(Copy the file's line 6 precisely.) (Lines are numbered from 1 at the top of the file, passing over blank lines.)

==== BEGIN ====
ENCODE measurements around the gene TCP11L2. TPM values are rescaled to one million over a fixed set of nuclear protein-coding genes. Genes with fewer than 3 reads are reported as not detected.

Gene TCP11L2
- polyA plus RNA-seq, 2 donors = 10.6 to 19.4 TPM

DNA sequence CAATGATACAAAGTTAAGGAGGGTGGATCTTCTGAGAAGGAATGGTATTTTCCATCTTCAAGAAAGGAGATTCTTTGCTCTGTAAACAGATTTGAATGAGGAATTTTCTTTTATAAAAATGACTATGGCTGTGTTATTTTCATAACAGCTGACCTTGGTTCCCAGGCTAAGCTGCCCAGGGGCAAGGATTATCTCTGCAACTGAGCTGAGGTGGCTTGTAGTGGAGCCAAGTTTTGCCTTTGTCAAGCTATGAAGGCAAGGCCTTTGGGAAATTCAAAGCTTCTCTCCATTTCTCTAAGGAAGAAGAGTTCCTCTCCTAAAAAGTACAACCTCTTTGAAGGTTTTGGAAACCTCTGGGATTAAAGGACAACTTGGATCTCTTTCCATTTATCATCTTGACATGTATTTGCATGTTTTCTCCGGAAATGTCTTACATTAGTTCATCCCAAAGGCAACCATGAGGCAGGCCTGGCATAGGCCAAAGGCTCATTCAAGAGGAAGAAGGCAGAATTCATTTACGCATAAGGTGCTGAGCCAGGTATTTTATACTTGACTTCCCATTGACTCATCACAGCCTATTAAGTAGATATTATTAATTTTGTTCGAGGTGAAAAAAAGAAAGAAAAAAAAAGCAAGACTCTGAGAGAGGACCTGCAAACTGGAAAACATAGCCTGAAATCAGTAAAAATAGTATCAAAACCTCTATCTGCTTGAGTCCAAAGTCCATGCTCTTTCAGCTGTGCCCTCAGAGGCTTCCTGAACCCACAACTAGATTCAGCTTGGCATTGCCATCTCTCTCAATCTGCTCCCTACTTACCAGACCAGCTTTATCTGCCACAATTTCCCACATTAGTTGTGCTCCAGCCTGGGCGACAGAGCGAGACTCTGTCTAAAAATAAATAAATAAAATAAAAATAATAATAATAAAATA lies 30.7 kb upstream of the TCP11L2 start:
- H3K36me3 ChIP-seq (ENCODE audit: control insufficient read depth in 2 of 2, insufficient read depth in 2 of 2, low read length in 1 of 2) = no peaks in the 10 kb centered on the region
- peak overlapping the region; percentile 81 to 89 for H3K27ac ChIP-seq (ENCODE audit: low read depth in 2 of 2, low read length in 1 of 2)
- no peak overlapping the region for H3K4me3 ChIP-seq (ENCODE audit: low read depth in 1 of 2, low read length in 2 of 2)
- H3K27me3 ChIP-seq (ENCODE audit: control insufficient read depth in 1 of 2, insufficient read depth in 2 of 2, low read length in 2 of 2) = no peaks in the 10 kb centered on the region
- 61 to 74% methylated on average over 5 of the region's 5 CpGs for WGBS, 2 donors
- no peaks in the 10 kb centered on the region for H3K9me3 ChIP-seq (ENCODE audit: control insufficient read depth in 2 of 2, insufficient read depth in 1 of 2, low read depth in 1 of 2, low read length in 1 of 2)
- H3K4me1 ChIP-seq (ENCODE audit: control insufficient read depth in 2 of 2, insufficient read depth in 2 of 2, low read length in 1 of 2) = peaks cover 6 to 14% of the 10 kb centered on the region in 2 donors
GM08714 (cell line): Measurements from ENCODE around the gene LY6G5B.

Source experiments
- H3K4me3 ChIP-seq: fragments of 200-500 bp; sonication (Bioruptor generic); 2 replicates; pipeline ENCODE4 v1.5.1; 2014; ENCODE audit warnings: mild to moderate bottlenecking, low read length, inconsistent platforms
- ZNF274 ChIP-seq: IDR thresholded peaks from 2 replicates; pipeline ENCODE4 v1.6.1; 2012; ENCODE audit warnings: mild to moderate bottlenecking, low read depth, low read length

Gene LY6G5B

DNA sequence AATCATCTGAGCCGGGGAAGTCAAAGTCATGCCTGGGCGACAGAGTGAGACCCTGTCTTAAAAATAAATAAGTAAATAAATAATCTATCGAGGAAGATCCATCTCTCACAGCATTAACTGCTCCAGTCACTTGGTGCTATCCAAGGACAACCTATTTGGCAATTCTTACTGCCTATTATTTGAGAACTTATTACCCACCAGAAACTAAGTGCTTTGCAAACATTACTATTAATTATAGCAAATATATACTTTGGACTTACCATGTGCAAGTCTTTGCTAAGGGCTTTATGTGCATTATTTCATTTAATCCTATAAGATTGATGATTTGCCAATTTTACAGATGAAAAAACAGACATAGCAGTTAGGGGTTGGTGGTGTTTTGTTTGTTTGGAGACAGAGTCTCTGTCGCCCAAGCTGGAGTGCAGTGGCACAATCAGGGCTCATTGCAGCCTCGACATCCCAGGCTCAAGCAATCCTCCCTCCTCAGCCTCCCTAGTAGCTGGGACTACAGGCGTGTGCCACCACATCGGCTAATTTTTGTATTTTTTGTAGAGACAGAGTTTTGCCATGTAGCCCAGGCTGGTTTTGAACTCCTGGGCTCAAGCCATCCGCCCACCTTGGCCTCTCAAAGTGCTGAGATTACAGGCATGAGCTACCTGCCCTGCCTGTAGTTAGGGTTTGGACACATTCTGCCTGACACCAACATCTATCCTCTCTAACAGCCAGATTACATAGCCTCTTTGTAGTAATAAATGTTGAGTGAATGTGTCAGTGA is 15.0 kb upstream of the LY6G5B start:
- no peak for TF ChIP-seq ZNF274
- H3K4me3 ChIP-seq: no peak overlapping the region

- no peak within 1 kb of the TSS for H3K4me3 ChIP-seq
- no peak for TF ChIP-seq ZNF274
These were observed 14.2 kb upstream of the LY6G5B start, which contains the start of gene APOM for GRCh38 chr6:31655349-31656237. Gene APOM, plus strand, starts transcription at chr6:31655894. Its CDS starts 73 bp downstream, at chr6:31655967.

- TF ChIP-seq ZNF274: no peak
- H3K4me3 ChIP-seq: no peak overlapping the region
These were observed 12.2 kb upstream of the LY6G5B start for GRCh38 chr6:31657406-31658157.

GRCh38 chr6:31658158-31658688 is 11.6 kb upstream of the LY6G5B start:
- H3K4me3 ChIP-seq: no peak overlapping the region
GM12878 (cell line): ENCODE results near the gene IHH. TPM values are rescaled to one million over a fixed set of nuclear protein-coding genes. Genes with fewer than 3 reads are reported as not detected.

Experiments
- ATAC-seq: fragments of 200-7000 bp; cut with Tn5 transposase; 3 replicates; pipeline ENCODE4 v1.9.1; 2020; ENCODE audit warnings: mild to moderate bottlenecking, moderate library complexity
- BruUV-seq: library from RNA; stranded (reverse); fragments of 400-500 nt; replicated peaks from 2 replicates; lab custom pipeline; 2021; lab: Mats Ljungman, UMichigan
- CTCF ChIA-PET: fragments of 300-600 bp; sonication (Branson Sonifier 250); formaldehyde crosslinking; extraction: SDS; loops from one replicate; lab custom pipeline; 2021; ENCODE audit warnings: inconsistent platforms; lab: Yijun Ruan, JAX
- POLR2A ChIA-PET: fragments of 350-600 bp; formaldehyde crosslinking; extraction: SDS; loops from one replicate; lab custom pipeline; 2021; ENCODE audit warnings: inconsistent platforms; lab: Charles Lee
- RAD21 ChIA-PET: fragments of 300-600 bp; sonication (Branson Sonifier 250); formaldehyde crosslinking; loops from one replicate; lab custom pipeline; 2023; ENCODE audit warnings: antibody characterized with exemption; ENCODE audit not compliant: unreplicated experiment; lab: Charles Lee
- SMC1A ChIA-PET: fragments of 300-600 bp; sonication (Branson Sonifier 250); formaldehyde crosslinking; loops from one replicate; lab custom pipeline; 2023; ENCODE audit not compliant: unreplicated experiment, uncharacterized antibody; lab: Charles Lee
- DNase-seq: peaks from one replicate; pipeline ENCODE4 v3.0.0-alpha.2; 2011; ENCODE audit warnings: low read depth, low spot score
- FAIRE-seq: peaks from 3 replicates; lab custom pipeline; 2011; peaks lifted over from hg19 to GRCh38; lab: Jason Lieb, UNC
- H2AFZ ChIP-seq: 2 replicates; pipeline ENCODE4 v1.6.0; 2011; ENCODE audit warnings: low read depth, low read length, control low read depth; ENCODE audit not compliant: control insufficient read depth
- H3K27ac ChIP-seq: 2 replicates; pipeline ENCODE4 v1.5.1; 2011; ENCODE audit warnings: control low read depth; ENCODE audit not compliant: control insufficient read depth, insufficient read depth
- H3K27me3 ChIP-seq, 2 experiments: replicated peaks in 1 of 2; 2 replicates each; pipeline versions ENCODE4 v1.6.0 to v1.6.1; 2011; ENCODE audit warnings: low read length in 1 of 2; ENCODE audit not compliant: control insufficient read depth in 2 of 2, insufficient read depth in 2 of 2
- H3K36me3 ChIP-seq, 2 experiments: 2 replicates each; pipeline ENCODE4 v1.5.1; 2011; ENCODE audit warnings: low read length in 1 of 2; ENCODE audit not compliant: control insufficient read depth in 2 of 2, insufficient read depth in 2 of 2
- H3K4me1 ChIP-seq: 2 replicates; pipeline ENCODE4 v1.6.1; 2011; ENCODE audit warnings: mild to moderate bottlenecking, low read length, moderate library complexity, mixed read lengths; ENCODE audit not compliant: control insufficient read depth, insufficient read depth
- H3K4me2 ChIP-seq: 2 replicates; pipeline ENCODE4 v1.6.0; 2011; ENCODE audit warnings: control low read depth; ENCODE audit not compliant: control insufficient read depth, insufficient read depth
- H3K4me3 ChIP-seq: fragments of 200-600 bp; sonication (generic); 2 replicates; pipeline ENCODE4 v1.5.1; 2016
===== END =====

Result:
- peak overlapping the region; percentile 81 to 89 for H3K27ac ChIP-seq (ENCODE audit: low read depth in 2 of 2, low read length in 1 of 2)